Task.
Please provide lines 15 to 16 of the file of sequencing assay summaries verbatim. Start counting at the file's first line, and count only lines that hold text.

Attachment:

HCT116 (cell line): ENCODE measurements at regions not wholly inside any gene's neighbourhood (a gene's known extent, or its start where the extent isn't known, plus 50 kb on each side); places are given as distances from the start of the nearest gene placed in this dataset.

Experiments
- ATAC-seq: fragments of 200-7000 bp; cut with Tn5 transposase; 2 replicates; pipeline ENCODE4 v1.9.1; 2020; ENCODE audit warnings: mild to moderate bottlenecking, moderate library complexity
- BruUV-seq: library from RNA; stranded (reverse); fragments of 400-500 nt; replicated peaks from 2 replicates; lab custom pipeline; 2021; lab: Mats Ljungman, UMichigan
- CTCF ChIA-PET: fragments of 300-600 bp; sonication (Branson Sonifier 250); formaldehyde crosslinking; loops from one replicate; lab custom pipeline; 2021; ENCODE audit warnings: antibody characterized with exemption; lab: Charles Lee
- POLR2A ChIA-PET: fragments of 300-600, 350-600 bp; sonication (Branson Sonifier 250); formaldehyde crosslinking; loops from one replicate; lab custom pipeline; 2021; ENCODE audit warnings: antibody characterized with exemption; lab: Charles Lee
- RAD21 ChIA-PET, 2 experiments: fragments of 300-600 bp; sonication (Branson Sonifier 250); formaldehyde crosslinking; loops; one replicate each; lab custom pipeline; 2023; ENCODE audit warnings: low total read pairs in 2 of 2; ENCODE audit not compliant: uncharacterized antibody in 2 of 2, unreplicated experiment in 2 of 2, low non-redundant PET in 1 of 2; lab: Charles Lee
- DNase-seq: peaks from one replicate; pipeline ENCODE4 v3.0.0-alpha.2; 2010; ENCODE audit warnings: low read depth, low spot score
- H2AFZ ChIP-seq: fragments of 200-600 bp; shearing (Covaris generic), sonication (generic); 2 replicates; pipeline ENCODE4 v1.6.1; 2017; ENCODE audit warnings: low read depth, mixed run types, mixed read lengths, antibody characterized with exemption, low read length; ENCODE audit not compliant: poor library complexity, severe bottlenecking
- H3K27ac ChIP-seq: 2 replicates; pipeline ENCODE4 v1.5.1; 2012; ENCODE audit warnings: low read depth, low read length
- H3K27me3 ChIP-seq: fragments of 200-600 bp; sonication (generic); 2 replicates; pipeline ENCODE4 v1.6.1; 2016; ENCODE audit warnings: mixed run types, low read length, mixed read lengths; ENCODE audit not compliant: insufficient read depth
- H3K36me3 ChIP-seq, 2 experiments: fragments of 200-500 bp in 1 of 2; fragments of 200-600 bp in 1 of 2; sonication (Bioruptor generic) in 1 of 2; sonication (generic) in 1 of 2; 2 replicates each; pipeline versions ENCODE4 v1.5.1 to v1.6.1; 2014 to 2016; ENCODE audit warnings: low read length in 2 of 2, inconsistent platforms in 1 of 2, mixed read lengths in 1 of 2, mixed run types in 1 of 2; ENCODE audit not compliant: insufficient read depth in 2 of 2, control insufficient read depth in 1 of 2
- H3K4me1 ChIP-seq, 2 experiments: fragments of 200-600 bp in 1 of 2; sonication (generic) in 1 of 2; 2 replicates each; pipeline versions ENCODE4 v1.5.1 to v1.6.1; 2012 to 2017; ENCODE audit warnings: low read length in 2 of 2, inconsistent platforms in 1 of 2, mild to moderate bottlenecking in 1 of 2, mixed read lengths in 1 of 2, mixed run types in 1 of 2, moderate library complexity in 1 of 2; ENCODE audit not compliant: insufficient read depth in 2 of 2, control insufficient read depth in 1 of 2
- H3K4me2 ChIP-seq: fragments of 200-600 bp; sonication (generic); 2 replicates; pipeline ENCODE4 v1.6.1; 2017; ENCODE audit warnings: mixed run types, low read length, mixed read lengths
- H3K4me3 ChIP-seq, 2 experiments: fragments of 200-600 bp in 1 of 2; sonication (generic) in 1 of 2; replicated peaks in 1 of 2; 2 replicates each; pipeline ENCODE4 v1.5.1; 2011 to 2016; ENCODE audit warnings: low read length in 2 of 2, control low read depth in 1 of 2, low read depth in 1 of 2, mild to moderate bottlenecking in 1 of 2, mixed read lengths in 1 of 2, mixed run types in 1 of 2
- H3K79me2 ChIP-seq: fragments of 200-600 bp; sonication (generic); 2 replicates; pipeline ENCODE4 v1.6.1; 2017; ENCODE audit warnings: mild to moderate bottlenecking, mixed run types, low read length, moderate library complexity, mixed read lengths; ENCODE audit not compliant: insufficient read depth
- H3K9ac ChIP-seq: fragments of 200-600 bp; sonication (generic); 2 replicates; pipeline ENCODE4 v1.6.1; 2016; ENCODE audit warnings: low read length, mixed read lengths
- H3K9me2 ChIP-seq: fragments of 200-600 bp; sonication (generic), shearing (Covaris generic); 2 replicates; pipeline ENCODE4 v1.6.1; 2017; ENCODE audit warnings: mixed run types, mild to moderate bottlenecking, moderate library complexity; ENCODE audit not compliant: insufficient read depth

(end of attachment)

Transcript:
- H3K4me3 ChIP-seq, 2 experiments: fragments of 200-600 bp in 1 of 2; sonication (generic) in 1 of 2; replicated peaks in 1 of 2; 2 replicates each; pipeline ENCODE4 v1.5.1; 2011 to 2016; ENCODE audit warnings: low read length in 2 of 2, control low read depth in 1 of 2, low read depth in 1 of 2, mild to moderate bottlenecking in 1 of 2, mixed read lengths in 1 of 2, mixed run types in 1 of 2
- H3K79me2 ChIP-seq: fragments of 200-600 bp; sonication (generic); 2 replicates; pipeline ENCODE4 v1.6.1; 2017; ENCODE audit warnings: mild to moderate bottlenecking, mixed run types, low read length, moderate library complexity, mixed read lengths; ENCODE audit not compliant: insufficient read depth